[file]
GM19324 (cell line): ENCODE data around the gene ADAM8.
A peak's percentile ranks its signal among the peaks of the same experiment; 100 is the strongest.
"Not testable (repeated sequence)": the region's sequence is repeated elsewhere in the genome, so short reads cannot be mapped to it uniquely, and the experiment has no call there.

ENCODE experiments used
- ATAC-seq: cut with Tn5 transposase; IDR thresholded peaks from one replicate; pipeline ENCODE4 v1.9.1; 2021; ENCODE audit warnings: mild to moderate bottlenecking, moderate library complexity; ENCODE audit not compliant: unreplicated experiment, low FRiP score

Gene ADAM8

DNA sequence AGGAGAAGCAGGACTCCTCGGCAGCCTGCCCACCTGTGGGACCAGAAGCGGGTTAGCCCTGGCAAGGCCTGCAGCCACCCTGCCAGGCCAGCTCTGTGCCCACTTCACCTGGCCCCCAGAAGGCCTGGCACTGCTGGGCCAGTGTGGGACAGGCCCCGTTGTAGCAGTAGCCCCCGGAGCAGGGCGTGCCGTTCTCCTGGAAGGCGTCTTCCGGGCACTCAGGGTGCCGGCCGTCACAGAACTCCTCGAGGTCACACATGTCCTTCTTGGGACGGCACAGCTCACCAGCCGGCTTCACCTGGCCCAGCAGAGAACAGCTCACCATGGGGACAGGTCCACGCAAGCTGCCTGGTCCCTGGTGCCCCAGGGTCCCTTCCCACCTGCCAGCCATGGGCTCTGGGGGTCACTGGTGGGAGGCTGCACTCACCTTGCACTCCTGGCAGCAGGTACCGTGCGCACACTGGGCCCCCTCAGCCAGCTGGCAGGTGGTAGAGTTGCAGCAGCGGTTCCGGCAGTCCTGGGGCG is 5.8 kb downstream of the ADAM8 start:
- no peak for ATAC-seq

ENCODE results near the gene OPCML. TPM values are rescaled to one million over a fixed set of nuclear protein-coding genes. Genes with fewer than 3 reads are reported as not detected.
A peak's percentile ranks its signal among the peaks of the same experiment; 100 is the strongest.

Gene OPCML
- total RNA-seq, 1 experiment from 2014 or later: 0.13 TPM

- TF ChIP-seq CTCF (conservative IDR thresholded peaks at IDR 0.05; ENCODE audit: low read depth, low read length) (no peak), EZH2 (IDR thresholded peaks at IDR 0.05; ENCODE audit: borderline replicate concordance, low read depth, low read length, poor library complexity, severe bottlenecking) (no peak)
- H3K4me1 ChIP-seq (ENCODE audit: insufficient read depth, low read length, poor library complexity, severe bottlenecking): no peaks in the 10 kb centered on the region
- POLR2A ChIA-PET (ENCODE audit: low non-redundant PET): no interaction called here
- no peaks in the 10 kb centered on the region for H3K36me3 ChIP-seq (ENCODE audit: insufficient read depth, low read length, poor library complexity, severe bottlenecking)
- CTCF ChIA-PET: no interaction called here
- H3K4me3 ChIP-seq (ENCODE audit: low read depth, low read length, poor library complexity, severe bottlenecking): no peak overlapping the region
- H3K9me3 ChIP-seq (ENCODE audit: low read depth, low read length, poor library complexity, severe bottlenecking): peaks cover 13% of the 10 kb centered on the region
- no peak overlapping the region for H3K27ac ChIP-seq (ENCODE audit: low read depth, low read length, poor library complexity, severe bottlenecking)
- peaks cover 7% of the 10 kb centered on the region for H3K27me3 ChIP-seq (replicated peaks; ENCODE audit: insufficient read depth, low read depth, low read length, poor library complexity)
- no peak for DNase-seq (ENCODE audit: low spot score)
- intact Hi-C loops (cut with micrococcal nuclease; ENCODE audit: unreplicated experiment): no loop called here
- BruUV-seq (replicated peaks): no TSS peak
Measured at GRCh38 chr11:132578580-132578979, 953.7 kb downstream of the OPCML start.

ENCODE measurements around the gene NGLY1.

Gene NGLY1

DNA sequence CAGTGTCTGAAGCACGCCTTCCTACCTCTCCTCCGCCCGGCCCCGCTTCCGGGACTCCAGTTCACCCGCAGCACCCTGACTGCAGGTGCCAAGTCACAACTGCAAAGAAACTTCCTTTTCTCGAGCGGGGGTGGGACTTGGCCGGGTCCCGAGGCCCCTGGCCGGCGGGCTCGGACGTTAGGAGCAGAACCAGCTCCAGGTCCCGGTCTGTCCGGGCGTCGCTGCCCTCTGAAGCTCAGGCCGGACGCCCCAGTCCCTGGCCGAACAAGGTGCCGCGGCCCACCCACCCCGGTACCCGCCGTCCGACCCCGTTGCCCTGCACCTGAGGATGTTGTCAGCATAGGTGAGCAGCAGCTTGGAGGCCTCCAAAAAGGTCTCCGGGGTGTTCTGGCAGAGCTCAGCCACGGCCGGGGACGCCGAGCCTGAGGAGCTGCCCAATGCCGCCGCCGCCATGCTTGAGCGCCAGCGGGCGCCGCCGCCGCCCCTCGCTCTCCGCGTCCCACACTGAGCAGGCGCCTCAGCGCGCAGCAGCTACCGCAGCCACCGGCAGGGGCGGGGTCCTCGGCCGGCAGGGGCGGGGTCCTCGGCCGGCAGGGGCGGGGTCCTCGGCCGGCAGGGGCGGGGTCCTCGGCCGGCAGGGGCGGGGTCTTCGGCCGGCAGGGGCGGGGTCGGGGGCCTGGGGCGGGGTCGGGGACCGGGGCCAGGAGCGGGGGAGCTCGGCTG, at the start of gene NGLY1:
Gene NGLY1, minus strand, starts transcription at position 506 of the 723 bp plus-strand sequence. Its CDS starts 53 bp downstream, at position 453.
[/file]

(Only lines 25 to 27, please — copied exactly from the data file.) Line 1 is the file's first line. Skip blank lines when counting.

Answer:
Measured at GRCh38 chr11:132578580-132578979, 953.7 kb downstream of the OPCML start.

ENCODE measurements around the gene NGLY1.

Gene NGLY1